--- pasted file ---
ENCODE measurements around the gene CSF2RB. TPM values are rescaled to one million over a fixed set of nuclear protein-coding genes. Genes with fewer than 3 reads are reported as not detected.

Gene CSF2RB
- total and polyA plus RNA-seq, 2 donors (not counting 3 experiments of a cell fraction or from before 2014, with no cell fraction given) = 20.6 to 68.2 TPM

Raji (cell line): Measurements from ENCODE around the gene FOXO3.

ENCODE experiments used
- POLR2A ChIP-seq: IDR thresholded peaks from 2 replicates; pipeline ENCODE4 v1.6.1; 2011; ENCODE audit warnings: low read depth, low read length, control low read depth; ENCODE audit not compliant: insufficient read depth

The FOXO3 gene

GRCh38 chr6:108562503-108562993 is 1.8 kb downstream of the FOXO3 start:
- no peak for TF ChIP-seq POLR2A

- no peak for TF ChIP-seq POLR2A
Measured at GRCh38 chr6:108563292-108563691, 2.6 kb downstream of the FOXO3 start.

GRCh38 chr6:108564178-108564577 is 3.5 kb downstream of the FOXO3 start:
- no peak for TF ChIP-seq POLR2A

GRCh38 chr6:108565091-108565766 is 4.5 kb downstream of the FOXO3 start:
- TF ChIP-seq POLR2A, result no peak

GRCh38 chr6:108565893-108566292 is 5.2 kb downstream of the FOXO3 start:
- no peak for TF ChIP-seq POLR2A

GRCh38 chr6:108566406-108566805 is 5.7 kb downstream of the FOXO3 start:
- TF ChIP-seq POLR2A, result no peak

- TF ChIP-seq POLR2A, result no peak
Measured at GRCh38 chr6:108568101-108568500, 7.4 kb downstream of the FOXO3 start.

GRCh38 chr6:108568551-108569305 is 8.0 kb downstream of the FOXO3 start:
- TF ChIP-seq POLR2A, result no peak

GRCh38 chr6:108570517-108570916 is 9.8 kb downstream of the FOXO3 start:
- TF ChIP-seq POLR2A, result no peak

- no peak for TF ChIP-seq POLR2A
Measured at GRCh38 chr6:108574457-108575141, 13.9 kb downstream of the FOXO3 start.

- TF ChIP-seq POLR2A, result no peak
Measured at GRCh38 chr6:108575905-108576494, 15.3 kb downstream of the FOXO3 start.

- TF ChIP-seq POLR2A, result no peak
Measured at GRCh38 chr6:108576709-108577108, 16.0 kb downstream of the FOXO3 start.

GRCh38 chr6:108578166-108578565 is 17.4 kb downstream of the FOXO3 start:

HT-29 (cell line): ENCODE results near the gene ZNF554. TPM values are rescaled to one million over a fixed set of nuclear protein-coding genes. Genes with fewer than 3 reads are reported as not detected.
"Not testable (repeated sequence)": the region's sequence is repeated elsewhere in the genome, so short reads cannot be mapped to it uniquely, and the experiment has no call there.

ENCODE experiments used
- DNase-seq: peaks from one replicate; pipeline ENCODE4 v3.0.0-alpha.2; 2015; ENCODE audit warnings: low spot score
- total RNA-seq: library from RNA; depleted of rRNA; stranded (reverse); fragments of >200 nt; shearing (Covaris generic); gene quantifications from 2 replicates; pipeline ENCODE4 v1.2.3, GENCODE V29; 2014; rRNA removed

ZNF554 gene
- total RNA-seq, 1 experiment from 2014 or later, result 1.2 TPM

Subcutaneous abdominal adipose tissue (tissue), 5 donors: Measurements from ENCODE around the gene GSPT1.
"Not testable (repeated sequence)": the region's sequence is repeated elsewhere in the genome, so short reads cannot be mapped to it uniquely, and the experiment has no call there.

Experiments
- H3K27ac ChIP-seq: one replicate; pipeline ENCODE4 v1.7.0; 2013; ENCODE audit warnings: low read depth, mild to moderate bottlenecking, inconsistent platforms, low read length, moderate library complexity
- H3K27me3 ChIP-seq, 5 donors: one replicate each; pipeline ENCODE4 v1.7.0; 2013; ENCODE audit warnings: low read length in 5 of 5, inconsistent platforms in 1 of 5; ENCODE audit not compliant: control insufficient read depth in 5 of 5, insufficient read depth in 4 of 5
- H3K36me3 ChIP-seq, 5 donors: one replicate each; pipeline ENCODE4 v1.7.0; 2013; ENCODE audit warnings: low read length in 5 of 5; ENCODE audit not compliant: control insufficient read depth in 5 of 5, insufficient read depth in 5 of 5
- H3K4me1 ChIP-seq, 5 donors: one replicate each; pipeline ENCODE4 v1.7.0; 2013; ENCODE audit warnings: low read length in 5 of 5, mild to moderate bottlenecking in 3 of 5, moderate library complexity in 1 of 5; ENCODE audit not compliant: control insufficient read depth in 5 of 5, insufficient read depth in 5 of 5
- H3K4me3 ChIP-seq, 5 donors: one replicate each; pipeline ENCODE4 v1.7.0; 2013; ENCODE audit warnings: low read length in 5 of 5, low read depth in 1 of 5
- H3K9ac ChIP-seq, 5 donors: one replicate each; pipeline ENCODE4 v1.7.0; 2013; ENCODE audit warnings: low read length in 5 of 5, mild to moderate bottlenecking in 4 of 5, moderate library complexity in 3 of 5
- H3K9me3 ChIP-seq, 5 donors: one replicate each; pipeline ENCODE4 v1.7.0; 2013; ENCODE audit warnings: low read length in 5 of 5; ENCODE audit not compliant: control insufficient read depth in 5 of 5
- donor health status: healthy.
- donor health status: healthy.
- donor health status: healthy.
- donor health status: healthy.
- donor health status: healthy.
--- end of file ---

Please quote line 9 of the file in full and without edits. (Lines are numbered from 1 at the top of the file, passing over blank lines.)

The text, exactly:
- no peak for TF ChIP-seq POLR2A